For Generation X, born between the mid 60’s and late 70’s, blessed with the illusion of everlasting growth, and the succeeding Millennials, spoiled by the amenities of the modern information society, COVID was a hard stop from full throttle.
When talking about startups, thoughts are with the young Bill Gates, smiling at a police camera after being fined for speeding with his new Porsche, or Harvard drop out Mark Zuckerberg, both starting their empires in their early twens. Yet, this is a myth. Today, it is the Generation X, at the helm of startups. …
Cash constraints and scarce liquidity are notorious in Distress and Turnaround situations and often characterize situations of rapid change for many companies. Maneuvering under these conditions is often a question of discipline and applying the right tools in a timely manner. Challenges are faced on many levels of the organization, but ultimately it comes down to the simple question: Is the firm able to pay for its most critical liabilities?!
The answer to this is digital. If the answer is “yes”, the management has more time, to restructure and revitalize the business, if “no”, the firm is most likely to…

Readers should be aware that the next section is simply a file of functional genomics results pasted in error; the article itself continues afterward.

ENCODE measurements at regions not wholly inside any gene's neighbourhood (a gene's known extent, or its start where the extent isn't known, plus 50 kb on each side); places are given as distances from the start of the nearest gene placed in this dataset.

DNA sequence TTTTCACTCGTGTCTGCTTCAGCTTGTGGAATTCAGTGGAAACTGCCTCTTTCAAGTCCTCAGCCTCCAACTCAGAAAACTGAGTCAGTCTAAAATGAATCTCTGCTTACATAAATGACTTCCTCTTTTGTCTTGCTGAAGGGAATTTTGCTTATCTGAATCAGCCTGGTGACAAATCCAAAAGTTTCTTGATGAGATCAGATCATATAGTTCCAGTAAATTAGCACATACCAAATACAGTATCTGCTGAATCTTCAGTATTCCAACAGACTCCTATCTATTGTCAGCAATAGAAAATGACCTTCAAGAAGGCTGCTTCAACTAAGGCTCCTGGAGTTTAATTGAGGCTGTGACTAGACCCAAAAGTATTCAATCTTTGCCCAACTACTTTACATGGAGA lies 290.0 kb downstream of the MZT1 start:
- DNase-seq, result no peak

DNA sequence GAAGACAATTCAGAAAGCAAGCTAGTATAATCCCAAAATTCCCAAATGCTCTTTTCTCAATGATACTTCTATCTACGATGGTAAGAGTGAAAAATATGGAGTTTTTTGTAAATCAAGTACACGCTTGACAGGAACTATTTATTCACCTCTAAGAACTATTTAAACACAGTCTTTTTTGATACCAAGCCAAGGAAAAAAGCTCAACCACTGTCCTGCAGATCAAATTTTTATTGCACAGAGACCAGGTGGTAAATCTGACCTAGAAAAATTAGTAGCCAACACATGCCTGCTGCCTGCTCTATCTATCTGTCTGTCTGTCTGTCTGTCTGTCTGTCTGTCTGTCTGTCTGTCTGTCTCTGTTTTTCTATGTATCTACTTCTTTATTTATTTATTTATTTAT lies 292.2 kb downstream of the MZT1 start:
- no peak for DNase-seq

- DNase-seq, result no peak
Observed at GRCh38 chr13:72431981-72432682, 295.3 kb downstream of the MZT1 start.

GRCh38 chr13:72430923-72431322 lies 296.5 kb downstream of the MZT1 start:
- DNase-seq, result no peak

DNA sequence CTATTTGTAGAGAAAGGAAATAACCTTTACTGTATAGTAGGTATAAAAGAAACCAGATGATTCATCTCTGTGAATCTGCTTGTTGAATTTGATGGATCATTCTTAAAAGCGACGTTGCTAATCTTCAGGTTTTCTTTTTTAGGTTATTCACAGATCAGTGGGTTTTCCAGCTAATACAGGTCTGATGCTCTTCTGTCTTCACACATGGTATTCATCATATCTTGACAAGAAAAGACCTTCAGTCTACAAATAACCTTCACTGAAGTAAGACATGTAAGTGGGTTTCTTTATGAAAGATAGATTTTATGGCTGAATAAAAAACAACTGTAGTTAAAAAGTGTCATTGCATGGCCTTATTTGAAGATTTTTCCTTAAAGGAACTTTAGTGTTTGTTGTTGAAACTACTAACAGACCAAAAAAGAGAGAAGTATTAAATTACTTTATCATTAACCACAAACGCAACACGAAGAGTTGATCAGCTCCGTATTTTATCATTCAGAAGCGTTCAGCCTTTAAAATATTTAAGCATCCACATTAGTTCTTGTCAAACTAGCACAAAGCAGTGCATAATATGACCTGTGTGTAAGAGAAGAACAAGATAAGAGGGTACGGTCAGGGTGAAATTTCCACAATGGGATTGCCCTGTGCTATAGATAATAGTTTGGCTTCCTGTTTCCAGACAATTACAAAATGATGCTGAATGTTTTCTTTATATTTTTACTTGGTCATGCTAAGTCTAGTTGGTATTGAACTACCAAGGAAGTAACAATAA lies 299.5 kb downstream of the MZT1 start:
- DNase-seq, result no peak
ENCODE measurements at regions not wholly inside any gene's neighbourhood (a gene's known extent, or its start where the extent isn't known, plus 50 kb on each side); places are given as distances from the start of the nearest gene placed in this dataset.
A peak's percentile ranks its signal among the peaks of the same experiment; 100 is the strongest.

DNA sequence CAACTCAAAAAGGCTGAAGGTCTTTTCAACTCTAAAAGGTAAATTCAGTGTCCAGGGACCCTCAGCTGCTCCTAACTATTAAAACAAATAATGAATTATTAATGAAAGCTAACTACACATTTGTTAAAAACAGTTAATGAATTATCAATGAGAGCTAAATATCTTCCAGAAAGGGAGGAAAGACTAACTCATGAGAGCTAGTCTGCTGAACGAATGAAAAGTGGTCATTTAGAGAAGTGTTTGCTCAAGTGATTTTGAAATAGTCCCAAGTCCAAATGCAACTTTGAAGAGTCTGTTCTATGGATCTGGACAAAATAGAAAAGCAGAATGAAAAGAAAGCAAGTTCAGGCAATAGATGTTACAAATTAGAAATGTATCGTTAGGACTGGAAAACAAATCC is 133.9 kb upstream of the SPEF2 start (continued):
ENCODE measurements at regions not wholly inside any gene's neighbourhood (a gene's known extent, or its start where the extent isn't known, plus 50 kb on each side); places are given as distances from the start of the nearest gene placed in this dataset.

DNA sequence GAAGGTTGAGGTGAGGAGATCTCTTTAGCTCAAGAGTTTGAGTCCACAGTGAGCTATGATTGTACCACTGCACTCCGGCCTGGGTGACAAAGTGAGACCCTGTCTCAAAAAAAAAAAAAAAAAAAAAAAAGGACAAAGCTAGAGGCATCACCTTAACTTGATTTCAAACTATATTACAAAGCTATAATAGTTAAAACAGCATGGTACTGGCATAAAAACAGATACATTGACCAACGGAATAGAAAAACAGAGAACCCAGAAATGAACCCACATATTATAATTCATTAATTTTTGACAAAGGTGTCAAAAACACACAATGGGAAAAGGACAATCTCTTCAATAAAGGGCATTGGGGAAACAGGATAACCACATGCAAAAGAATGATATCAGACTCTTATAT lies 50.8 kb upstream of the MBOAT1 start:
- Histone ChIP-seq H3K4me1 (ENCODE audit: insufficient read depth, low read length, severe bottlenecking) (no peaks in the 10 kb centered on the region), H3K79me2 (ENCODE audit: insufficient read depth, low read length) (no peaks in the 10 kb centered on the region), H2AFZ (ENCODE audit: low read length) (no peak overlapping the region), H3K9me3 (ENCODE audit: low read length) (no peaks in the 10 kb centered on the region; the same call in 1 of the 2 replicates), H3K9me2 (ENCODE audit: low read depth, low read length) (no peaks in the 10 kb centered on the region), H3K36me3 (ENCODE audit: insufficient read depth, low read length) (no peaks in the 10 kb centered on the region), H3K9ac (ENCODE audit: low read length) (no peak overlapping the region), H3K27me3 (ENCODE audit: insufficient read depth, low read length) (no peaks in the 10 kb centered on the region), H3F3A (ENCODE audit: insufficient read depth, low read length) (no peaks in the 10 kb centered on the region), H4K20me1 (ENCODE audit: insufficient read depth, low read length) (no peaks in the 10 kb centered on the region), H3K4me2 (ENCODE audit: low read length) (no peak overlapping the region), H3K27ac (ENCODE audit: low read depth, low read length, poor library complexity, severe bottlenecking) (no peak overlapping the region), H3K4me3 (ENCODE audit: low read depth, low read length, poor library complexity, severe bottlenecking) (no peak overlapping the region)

COVID-19 has catapulted us to collaboration 2.0.
The black swan event of a global pandemic has disrupted the work environment. The urge to adapt is inevitably forced from the outside on companies, creating a situation of rapid change, where the dynamic of the transformation keeps accelerating. Companies are struggling to retain their operational integrity shaping the post-COVID workplace scenario.
Remote working has become the new reality. Whereas scholars are analyzing the effects on productivity, social dynamics, emotional side effects, corporations are already engaging in their own, economic assessments. The Corona crisis has forced us, to let go of our legacy…
High emotional engagement of the executive management can flaw the assessment of the situation of the firm and the decision, to discontinue an ineffective strategy. Yet, the lack of adaptability has been identified as a major reason for bankruptcy. This is intuitive, understanding, executives are maneuvering through vast uncertainties every day. They cannot always build decisions on data, but often rely only on a vision and their professional experience, hence, intuition. It is not disrespectful, to challenge the intuitive decisions of the current management if a company is in turmoil. …
“How did you go bankrupt?” Bill asked.
“Two ways,” Mike said. “Gradually and then suddenly.”
“What brought it on?”
“Friends,” said Mike. “I had a lot of friends. False friends. Then I had creditors, too. Probably had more creditors than anybody in England.”
Ernest Hemingway, The Sun Also Rises
Entrepreneurs and executives with experience in distress situations will truly understand the truth and depth of Ernest Hemingway’s words in 1926. Almost a century ago, He captured the nature of a bankruptcy process on different levels. …